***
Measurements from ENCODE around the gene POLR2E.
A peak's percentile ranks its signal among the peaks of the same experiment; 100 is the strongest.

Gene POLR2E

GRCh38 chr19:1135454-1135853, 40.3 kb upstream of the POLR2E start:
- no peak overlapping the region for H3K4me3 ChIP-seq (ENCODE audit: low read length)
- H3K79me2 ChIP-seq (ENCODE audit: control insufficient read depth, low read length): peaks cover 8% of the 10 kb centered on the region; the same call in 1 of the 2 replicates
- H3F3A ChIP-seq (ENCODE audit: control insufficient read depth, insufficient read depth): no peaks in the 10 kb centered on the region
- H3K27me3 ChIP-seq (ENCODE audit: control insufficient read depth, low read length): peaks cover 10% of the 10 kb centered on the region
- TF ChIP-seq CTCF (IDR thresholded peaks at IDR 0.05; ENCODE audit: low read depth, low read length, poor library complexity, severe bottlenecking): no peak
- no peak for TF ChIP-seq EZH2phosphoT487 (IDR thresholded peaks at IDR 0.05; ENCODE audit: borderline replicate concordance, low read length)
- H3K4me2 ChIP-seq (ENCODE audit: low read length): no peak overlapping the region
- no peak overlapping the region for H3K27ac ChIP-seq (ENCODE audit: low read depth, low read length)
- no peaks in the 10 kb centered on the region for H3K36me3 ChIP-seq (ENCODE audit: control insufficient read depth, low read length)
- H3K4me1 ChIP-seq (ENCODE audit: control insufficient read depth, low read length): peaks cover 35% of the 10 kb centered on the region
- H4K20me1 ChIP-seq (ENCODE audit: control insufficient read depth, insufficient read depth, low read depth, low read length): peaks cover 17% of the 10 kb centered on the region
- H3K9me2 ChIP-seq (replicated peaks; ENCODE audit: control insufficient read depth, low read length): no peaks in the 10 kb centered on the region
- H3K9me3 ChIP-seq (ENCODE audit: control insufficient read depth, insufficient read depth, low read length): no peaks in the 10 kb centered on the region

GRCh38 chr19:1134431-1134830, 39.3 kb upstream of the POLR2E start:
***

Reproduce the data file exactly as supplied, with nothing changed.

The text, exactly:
Measurements from ENCODE around the gene POLR2E.
A peak's percentile ranks its signal among the peaks of the same experiment; 100 is the strongest.

Gene POLR2E

GRCh38 chr19:1135454-1135853, 40.3 kb upstream of the POLR2E start:
- no peak overlapping the region for H3K4me3 ChIP-seq (ENCODE audit: low read length)
- H3K79me2 ChIP-seq (ENCODE audit: control insufficient read depth, low read length): peaks cover 8% of the 10 kb centered on the region; the same call in 1 of the 2 replicates
- H3F3A ChIP-seq (ENCODE audit: control insufficient read depth, insufficient read depth): no peaks in the 10 kb centered on the region
- H3K27me3 ChIP-seq (ENCODE audit: control insufficient read depth, low read length): peaks cover 10% of the 10 kb centered on the region
- TF ChIP-seq CTCF (IDR thresholded peaks at IDR 0.05; ENCODE audit: low read depth, low read length, poor library complexity, severe bottlenecking): no peak
- no peak for TF ChIP-seq EZH2phosphoT487 (IDR thresholded peaks at IDR 0.05; ENCODE audit: borderline replicate concordance, low read length)
- H3K4me2 ChIP-seq (ENCODE audit: low read length): no peak overlapping the region
- no peak overlapping the region for H3K27ac ChIP-seq (ENCODE audit: low read depth, low read length)
- no peaks in the 10 kb centered on the region for H3K36me3 ChIP-seq (ENCODE audit: control insufficient read depth, low read length)
- H3K4me1 ChIP-seq (ENCODE audit: control insufficient read depth, low read length): peaks cover 35% of the 10 kb centered on the region
- H4K20me1 ChIP-seq (ENCODE audit: control insufficient read depth, insufficient read depth, low read depth, low read length): peaks cover 17% of the 10 kb centered on the region
- H3K9me2 ChIP-seq (replicated peaks; ENCODE audit: control insufficient read depth, low read length): no peaks in the 10 kb centered on the region
- H3K9me3 ChIP-seq (ENCODE audit: control insufficient read depth, insufficient read depth, low read length): no peaks in the 10 kb centered on the region

GRCh38 chr19:1134431-1134830, 39.3 kb upstream of the POLR2E start: